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What Are the Different Types of Assessor Qualifications?

By Florence J. Tipton
Updated Mar 03, 2024
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Several types of assessor qualifications exist for anyone who wants to assign value to real estate property. Generally, obtaining a license and certification are essential assessor qualifications. An educational foundation of at least an undergraduate degree is also a common qualification for most assessor positions. In addition, assessor qualifications are often met through on-the-job training at a local tax assessment agency.

Qualifications to work as an assessor may vary based on several different factors. Some places have regional mandates that dictate how a local tax assessment agency sets qualification standards. The type of property or valuing limitations in a local town could also become a factor in assessor qualifications.

Most local agencies may require an individual to become a certified licensed assessor. To obtain this qualification, the individual may enroll in an assessor training program accredited by the regional authority. Normally, the licensing and certification training programs prepare an individual to demonstrate competencies required in the assessor field.

There are several competency areas that most assessor certification programs cover. Evaluation of real estate property is usually a key competency because it covers the primary job function. Familiarization with the planning process of conducting an assessment is another core competency. Mastering the validation process also demonstrates a competency for interpreting data related to property values correctly.

Completing a training program can prepare an individual to sit for an examination. In generally, the examination tests how well an individual grasps key competencies of property assessment. Upon passing the examination, the licensing authority that oversees the profession may issue a license certifying the individual meets assessor qualifications.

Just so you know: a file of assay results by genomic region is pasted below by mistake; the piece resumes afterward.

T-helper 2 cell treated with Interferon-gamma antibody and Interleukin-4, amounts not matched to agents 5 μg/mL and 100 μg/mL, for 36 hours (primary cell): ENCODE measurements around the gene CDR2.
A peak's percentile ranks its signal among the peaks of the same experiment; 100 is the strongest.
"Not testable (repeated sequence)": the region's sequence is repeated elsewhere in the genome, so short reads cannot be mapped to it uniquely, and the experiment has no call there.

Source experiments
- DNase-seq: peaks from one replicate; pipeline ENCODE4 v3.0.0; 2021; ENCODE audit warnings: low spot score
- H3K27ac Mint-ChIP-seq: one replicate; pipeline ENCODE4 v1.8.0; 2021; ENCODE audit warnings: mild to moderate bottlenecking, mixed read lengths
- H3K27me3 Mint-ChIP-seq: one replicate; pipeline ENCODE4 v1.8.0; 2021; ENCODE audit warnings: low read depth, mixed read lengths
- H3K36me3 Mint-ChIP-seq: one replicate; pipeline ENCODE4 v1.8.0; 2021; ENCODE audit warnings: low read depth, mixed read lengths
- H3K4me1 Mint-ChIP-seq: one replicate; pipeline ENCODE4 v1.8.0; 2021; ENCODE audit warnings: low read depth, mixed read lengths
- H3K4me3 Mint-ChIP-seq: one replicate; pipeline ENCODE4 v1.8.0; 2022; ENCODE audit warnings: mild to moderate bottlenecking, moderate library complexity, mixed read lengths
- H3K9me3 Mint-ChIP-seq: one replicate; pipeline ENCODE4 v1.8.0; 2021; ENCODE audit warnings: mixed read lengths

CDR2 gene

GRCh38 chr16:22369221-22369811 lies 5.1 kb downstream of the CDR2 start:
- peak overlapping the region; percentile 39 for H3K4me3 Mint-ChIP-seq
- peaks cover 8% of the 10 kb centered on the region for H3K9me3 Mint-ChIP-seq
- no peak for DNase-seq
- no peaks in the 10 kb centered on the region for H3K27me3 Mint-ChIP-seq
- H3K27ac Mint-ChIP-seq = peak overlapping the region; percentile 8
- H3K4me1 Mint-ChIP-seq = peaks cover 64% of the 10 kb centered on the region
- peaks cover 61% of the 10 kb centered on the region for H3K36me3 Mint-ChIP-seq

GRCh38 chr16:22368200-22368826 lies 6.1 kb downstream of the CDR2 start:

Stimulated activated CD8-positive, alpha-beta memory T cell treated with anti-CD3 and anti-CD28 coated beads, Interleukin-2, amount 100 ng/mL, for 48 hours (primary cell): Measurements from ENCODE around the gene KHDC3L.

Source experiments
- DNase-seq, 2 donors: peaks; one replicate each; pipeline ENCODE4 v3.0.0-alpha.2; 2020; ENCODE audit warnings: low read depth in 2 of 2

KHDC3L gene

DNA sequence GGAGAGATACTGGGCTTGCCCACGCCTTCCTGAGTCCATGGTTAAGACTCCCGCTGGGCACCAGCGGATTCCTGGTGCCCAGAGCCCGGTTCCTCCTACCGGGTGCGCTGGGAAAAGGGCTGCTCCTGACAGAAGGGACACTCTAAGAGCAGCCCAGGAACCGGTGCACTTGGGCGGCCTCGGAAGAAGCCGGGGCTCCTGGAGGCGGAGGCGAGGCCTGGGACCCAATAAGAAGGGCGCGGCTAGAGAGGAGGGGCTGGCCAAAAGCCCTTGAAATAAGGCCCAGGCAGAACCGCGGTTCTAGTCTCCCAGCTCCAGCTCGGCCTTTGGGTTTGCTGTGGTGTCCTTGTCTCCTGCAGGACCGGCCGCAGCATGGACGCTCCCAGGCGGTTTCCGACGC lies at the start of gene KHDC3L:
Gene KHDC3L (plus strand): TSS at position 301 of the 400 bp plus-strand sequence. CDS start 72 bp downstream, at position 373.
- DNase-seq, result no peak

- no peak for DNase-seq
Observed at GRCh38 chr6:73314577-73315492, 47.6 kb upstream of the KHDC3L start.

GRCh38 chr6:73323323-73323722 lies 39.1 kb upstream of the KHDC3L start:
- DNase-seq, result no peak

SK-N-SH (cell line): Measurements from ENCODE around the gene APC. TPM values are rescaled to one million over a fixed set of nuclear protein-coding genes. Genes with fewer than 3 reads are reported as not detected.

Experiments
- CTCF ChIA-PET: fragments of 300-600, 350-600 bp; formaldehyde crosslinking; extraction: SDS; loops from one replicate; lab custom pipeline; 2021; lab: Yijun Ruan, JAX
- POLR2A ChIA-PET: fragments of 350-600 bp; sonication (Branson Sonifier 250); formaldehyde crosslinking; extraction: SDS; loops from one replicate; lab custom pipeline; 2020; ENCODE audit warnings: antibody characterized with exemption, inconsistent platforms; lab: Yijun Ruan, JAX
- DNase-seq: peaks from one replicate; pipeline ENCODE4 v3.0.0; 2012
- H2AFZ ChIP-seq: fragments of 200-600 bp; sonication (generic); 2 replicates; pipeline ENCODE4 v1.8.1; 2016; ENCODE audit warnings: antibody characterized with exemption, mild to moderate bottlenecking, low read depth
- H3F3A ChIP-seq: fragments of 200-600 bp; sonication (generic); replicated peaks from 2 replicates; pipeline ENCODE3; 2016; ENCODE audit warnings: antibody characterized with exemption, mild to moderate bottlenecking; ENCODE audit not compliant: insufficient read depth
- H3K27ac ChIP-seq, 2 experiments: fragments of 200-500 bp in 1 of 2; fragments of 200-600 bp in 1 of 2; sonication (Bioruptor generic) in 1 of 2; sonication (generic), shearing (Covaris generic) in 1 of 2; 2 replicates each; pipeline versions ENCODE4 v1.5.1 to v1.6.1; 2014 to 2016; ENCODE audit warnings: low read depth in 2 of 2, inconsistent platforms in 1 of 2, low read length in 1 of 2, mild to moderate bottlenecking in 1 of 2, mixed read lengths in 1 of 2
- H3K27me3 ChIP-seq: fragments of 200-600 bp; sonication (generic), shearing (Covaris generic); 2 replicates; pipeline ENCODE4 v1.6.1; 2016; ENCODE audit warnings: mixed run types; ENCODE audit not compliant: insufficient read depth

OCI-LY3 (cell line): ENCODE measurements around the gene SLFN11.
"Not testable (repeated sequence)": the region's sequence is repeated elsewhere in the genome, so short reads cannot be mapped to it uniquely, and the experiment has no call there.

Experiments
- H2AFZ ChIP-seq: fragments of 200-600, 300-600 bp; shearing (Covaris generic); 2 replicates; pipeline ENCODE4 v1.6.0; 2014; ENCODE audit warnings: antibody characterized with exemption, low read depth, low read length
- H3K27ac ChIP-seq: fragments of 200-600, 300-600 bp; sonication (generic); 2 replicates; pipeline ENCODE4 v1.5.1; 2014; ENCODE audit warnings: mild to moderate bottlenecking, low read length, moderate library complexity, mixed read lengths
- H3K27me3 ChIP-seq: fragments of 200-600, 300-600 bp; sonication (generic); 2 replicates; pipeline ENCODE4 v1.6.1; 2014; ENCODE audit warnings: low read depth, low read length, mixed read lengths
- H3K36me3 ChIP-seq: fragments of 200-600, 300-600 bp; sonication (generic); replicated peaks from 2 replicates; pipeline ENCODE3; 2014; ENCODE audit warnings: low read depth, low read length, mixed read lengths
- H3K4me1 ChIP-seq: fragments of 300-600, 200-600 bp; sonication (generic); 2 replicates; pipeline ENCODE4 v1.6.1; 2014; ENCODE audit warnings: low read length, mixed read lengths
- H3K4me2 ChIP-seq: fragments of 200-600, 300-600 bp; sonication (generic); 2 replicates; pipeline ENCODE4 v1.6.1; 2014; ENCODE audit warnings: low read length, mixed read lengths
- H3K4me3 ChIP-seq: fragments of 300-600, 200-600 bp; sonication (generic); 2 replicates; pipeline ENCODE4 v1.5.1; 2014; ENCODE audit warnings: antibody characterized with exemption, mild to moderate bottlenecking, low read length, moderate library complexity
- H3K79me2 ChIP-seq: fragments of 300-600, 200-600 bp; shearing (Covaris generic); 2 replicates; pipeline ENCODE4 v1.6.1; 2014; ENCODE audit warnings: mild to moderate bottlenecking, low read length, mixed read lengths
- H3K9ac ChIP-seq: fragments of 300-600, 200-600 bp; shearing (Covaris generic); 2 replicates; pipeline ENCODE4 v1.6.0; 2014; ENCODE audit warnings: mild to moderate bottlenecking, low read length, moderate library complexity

While receiving a license as a certified assessor is a key qualification, it may limit activities in which the assessor may participate. For example, an assessor may only qualify to assess residential properties. Another limitation could be the residential properties assessed may not exceed a specified monetary value.

The educational component of assessor qualifications could also vary by jurisdiction. In some jurisdictions, requirements may include an undergraduate degree, including courses related to the real estate industry. Other jurisdictions might accept a degree such as statistics or business law, which can also equip an individual with the right set of skills.

For some jurisdictions, the individual might not need a formal education before obtaining a license and certification. If this is the case, the regional or local authority will set minimum standards to obtain certified assessor status. This may include a set number of hours in on-the-job training to perform valuations of real estate property. Additionally, some jurisdictions may require completing basic courses in property assessment.

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